Thursday’s concert in the Music in the Afternoon series at Walter Hall was curated by Marion Newman and featured herself, soprano Melody Courage, baritone Evan Korbut and pianist Gordon Gerrard. It featured some classic opera duets and trios ranging from the Flower Duet from Madama Butterfly to an exuberant “Dunque io son” from the Barber of Seville along with Berlioz’ “Vous soupirer” from Beatrice et Bénédict (which sounded like title should translate as “you will be immersed in warm soup”). These numbers were all very well done and there were a couple of solo pieces too with Melody singing the Poulenc La Fraicheur et le Feu with great verve and Evan chipping in with an exuberant “Sit down, you’re rocking the boat” from Guys and Doills.
The real interest for me though lay in the contemporary Canadian works on the programme. There was some Ian Cusson. Marion and Evan gave us the “Arrival in Prague” scene from Indians on Vacation (which is still a WIP). This has very clever text by Royce Vavrek; something much darker going on behind an apparently comic scene, accompanied by excellent music. I’ve seen this scene before and it always makes me laugh and did again yesterday but it’s also quite disturbing.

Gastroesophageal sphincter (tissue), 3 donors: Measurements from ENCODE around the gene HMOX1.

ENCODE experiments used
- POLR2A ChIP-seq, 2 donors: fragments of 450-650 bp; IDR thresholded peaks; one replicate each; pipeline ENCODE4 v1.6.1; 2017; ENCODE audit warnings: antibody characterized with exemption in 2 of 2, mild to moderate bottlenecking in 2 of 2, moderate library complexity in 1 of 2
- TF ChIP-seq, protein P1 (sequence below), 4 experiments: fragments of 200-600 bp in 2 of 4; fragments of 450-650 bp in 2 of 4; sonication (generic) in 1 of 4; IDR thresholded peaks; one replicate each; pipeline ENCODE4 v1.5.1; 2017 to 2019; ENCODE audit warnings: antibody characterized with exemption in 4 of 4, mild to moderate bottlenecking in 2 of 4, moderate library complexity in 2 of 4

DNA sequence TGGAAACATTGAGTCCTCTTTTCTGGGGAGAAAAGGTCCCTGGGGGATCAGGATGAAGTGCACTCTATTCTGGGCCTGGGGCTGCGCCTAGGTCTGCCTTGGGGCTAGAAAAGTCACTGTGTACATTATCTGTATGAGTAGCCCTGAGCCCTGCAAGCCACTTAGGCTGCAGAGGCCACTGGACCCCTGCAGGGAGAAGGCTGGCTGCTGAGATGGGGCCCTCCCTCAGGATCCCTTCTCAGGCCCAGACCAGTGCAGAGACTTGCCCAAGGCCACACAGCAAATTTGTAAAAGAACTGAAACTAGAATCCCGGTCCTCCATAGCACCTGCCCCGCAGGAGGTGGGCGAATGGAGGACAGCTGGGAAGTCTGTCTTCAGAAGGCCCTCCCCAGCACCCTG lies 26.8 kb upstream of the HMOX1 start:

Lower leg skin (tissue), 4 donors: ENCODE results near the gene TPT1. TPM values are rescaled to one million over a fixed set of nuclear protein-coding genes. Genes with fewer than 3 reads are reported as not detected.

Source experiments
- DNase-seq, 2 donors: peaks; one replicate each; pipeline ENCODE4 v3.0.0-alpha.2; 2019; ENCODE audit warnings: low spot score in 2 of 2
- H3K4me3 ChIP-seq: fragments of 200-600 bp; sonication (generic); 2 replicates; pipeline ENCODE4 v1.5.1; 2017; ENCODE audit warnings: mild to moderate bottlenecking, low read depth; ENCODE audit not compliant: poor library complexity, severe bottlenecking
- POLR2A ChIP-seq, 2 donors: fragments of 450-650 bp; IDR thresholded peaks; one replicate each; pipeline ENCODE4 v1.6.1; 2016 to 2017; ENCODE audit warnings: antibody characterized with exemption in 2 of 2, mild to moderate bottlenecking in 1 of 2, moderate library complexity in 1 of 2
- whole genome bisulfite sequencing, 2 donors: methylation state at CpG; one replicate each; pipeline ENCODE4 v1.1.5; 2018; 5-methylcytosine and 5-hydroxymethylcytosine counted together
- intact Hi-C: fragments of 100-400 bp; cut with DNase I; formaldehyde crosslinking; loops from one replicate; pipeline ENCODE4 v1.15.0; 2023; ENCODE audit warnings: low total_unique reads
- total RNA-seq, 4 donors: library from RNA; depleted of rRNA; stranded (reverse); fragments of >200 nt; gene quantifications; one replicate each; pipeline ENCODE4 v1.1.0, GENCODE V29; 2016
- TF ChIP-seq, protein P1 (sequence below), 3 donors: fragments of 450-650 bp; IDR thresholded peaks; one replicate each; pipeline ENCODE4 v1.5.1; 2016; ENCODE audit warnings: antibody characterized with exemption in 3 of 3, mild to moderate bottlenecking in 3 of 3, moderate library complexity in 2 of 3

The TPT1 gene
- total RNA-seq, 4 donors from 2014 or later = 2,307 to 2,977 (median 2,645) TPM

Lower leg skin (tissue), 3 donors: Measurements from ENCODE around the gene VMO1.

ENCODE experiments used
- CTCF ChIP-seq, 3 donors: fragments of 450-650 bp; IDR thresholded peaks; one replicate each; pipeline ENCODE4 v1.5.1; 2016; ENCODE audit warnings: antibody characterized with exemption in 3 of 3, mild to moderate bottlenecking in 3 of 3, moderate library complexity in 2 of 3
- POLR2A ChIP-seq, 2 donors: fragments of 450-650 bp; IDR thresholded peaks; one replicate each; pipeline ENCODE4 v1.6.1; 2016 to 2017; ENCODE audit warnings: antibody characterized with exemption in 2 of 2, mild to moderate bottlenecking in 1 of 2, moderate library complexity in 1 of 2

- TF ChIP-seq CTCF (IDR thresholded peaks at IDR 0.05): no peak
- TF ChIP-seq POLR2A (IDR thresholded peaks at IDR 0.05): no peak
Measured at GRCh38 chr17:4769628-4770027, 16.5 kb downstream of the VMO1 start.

We also got Evan singing songs to texts by Gwerndolyn MacEwen from the song cycle Breakfast for Barbarians. The first song “A Breakfast for Barbarians: has a fantastic, metaphorical text. The music is interesting too, lying quite high for a baritone, but Evan knocked it off with aplomb. If I were to criticize Ian’s song writing it’s that he picks such amazing texts that sometimes I don’t give enough attention to the music, at least on first listening! Hopefully I’ll get a chance to hear the whole set of these in the not too distant future.
There was a fascinating solo piano piece by Tomson Highway too. The Sage, the Dancer and the Fool was totally unexpected. I’ve only heard Tomson do Country and Northern stuff and here was a delicate, intricate piece for solo piano reminiscent of, say, Satie. Then Marion and Gordon gave us Bramwell Tovey’s Ancestral Voices. I saw Marion sing this piece with orchestra with the, sadly missed, composer conducting in 2018. Reading my words from them I think all I could add is that in piano score they seem even more direct and, especially the last two songs, quite heartbreaking.
All in all a. very cool programme that was received enthusiastically not least by a high school group from Unionville. We need to see more kids in the concert hall if the art we love is to have a future.
Lovely review. All I would add is that the final number, “Soave sia il vento” from Mozart’s _Così fan tutte_, was the only number featuring all three singers together and was greeted by a warm standing ovation and two curtain calls.